The rifle whitetail season in north-central Kansas has been slow, but some huge bucks have been taken in the state. The hunters and outfitters of Washington County, Kansas have largely been frustrated in finding the big bucks that this country is known for. Most of the hunters say they are getting skunked.
But, those who have scored, have scored big. I have seen a deer that was green scored at 190″, and I’ve seen two excellent bucks with 11+ total points. Another hunter at the hotel took a medium-sized 4×4, but most hunters are holding out for trophies.
Personally, I’ve only seen 4 bucks, including a 2×2, a medium-sized 4×4, a small 4×4, and a 4×4 that I regret not trying harder to take.
He was pushed on to the property I was hunting from a drive the neighbors made. He was moving very fast, from the minute I saw him jump the fence 60 yards away to the time he topped the hill across from me and disappeared.
I was hoping for a 5×5 or better, and by the time that I figured out that this high-racked deer was one I should take, it was too late.
Rain fell across much of the state this morning (saturday), making most dirt roads impassable. This complicated the already tough season. Hunters are speculating that deer are still widely dispersed due to mild temperatures and plentiful feed, and are hoping that the deer may become more concentrated in key woodlots before the season ends after next weekend.
Many, many deer that had been seen before the season on trail cameras have still not been season by hunters.
There are still signs of rutting activity, with swollen necks, some cruising bucks, and some bucks still fighting. The 2007 Kansas deer season runs from November 28 to December 9.
More on Deer Hunting in Kansas
Keith Balfourd of Missoula, Mont., has hunted for whitetail deer in 10 states and Canadian provinces — some of the best trophy destinations in North America.
But at this time of the year, he has only one place on his mind — Kansas.
“If you’re a trophy hunter, Kansas is certainly one of the places to go,” said Balfourd, who is the director of marketing for the Boone and Crockett Club, the official record-keeping organization of deer hunting. “It is clearly in the top five or six. Wisconsin, Illinois, Ohio, Alberta and Saskatchewan are up there.
“But Kansas isn’t far behind. The records bear that out.”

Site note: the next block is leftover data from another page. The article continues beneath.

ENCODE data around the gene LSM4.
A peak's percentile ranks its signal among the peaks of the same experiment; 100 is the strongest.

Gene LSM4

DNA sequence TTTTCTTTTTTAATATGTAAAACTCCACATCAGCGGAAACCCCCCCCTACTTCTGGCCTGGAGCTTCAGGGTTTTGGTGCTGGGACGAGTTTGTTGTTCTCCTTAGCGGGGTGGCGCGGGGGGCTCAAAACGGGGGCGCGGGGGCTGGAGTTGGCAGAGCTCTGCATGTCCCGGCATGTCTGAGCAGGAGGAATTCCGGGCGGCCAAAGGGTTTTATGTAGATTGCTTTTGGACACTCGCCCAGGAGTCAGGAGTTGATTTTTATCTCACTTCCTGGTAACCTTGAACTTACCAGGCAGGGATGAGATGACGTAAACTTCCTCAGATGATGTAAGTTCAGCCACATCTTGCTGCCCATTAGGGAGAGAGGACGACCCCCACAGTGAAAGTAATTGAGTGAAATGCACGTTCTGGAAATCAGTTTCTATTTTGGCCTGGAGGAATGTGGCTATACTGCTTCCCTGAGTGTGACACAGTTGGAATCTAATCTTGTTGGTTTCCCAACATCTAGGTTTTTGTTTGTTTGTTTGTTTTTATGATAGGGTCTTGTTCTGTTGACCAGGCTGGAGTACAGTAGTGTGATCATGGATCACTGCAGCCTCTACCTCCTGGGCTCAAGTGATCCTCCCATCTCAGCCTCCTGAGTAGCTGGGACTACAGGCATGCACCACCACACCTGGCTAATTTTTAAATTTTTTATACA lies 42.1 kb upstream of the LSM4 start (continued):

Take a look:
•Kansas ranks No. 6 all time in the number of nontypical deer (bucks with asymmetrical racks) that measure up to Boone and Crockett record-book standards.
•The Sunflower State also is No. 10 in the number of typical deer in the record book.
•A buck taken by Joseph Waters in 1987 ranks as the No. 12 nontypical deer ever taken in North America. Four other Kansas bucks rank in the top 50.
•Four other Kansas deer are included in the top 50 in the typical all-time standings.
With the Kansas firearms deer season set to open Wednesday, statistics like those give hunters plenty of reason to dream.
Balfourd is one of many who are dreaming. He hunted in Kansas for the first time two years ago, and he took a big 10-point buck. He will return this year with the goal of taking one even bigger.
“I’ve hunted deer long enough that I’m realistic,” he said. “Taking a big buck is not an every-time situation.
“You can hunt hard on good land and still not even see one of these big bucks. Still, in a state like Kansas, you always have a chance.”
Lloyd Fox, the deer biologist for the Kansas Department of Wildlife and Parks, agrees. He is quick to point out, “There isn’t a trophy buck behind every tree.” But he adds that the state still has a good population of the big deer many hunters dream about.
“The key is that our region has a healthy deer population that is in balance with the environment,” he said. “In some parts of the country, there are too many deer and not enough groceries.
“But that’s not the case here in Kansas, northern Missouri, Iowa and Illinois. In this prairie region, there is rich soil, plenty of food, and good, but not huge, populations of deer.
“In Kansas, when you add the large size of farms and ranches, the limited access, and moderate hunting pressure, that’s a formula for big deer.”
The age structure of the deer in some parts of the state only adds to Kansas’ reputation as a trophy whitetail destination, Fox said.
“In some of our units, 30 percent of the antlered bucks taken are 3½ (years) and older, and that’s phenomenal,” he said. “You compare that to some states that get heavy hunting pressure. There, the average antlered buck is 1½.”
Fox already has seen many photos of trophy bucks taken during the archery hunting season. And in recent surveys, he observed many nice-sized bucks.
That’s why he can say with confidence that Kansas still has the big bucks to justify its national reputation. He fully expects some impressive deer to be taken during the firearms season, which will run through Dec. 9.
But at the same time, he is encouraging hunters to take antlerless deer, not only the ones with big racks.
“It’s great that Kansas has a reputation for big bucks,” he said. “But we’re disappointed by a trend we’re seeing where Kansas hunters are taking less antlerless deer.
“Our population is growing again, and we have to take a fair number of antlerless deer to keep things in balance.”
Learn about the range and habitat of white-tailed deer.